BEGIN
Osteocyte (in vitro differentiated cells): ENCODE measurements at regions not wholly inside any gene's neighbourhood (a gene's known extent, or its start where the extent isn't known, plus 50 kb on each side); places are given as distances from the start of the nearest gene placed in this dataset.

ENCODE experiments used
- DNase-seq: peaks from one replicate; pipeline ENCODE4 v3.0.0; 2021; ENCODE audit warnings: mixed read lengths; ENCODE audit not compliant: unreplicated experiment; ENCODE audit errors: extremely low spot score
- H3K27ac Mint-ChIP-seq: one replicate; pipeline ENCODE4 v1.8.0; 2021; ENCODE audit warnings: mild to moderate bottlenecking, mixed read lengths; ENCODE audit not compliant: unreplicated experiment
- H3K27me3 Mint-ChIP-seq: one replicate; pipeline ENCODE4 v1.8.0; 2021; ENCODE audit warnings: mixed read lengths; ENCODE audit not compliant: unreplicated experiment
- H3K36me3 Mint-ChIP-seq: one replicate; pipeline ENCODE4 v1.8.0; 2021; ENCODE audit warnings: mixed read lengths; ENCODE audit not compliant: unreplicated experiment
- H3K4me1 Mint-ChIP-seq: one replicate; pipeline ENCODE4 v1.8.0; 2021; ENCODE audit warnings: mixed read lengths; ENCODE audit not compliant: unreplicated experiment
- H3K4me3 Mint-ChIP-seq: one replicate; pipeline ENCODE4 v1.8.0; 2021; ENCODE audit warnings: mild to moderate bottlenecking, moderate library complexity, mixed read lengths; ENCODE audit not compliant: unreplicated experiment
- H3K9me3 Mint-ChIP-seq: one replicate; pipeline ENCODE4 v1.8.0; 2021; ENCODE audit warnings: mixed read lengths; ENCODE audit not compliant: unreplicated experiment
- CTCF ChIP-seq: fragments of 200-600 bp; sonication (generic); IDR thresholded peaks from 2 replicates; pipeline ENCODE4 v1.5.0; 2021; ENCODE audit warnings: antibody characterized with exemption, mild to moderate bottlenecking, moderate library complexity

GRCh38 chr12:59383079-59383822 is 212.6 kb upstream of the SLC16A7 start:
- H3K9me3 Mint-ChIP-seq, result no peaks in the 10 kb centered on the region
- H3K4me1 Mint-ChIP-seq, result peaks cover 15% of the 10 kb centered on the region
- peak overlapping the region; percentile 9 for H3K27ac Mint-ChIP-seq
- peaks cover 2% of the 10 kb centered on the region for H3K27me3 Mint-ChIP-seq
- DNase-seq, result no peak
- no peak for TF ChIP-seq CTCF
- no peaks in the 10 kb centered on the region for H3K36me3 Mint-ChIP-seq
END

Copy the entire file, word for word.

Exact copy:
Osteocyte (in vitro differentiated cells): ENCODE measurements at regions not wholly inside any gene's neighbourhood (a gene's known extent, or its start where the extent isn't known, plus 50 kb on each side); places are given as distances from the start of the nearest gene placed in this dataset.

ENCODE experiments used
- DNase-seq: peaks from one replicate; pipeline ENCODE4 v3.0.0; 2021; ENCODE audit warnings: mixed read lengths; ENCODE audit not compliant: unreplicated experiment; ENCODE audit errors: extremely low spot score
- H3K27ac Mint-ChIP-seq: one replicate; pipeline ENCODE4 v1.8.0; 2021; ENCODE audit warnings: mild to moderate bottlenecking, mixed read lengths; ENCODE audit not compliant: unreplicated experiment
- H3K27me3 Mint-ChIP-seq: one replicate; pipeline ENCODE4 v1.8.0; 2021; ENCODE audit warnings: mixed read lengths; ENCODE audit not compliant: unreplicated experiment
- H3K36me3 Mint-ChIP-seq: one replicate; pipeline ENCODE4 v1.8.0; 2021; ENCODE audit warnings: mixed read lengths; ENCODE audit not compliant: unreplicated experiment
- H3K4me1 Mint-ChIP-seq: one replicate; pipeline ENCODE4 v1.8.0; 2021; ENCODE audit warnings: mixed read lengths; ENCODE audit not compliant: unreplicated experiment
- H3K4me3 Mint-ChIP-seq: one replicate; pipeline ENCODE4 v1.8.0; 2021; ENCODE audit warnings: mild to moderate bottlenecking, moderate library complexity, mixed read lengths; ENCODE audit not compliant: unreplicated experiment
- H3K9me3 Mint-ChIP-seq: one replicate; pipeline ENCODE4 v1.8.0; 2021; ENCODE audit warnings: mixed read lengths; ENCODE audit not compliant: unreplicated experiment
- CTCF ChIP-seq: fragments of 200-600 bp; sonication (generic); IDR thresholded peaks from 2 replicates; pipeline ENCODE4 v1.5.0; 2021; ENCODE audit warnings: antibody characterized with exemption, mild to moderate bottlenecking, moderate library complexity

GRCh38 chr12:59383079-59383822 is 212.6 kb upstream of the SLC16A7 start:
- H3K9me3 Mint-ChIP-seq, result no peaks in the 10 kb centered on the region
- H3K4me1 Mint-ChIP-seq, result peaks cover 15% of the 10 kb centered on the region
- peak overlapping the region; percentile 9 for H3K27ac Mint-ChIP-seq
- peaks cover 2% of the 10 kb centered on the region for H3K27me3 Mint-ChIP-seq
- DNase-seq, result no peak
- no peak for TF ChIP-seq CTCF
- no peaks in the 10 kb centered on the region for H3K36me3 Mint-ChIP-seq